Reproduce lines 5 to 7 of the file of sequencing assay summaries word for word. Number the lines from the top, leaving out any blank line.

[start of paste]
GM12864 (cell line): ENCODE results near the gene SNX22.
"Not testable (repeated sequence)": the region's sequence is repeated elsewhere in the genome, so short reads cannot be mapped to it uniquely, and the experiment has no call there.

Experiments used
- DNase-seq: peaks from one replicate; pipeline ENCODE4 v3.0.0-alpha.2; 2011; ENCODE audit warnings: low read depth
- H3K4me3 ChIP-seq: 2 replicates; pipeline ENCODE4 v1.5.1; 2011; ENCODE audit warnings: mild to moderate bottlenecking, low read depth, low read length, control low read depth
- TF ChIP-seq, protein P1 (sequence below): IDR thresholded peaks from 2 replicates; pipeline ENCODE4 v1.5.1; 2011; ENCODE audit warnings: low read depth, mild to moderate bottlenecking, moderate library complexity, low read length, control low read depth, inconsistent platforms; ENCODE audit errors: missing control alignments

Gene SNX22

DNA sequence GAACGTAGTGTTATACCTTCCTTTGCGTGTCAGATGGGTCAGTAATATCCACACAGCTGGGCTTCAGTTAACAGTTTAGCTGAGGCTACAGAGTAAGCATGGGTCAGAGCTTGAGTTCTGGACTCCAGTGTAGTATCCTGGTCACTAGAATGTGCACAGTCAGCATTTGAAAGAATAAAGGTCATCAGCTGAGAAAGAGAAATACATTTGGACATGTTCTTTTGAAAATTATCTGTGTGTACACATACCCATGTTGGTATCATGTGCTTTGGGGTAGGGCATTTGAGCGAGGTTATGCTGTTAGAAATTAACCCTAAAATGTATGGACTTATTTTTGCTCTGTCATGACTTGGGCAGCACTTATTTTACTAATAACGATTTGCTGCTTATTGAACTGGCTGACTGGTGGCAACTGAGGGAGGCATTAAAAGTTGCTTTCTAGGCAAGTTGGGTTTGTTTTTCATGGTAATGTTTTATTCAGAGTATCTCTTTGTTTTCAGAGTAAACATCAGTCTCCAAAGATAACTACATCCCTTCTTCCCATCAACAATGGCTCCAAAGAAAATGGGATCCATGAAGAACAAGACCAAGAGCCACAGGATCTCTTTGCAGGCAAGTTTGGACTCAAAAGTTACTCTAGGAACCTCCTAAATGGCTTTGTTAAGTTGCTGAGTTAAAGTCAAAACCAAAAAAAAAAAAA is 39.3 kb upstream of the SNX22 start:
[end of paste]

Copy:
- H3K4me3 ChIP-seq: 2 replicates; pipeline ENCODE4 v1.5.1; 2011; ENCODE audit warnings: mild to moderate bottlenecking, low read depth, low read length, control low read depth
- TF ChIP-seq, protein P1 (sequence below): IDR thresholded peaks from 2 replicates; pipeline ENCODE4 v1.5.1; 2011; ENCODE audit warnings: low read depth, mild to moderate bottlenecking, moderate library complexity, low read length, control low read depth, inconsistent platforms; ENCODE audit errors: missing control alignments

Gene SNX22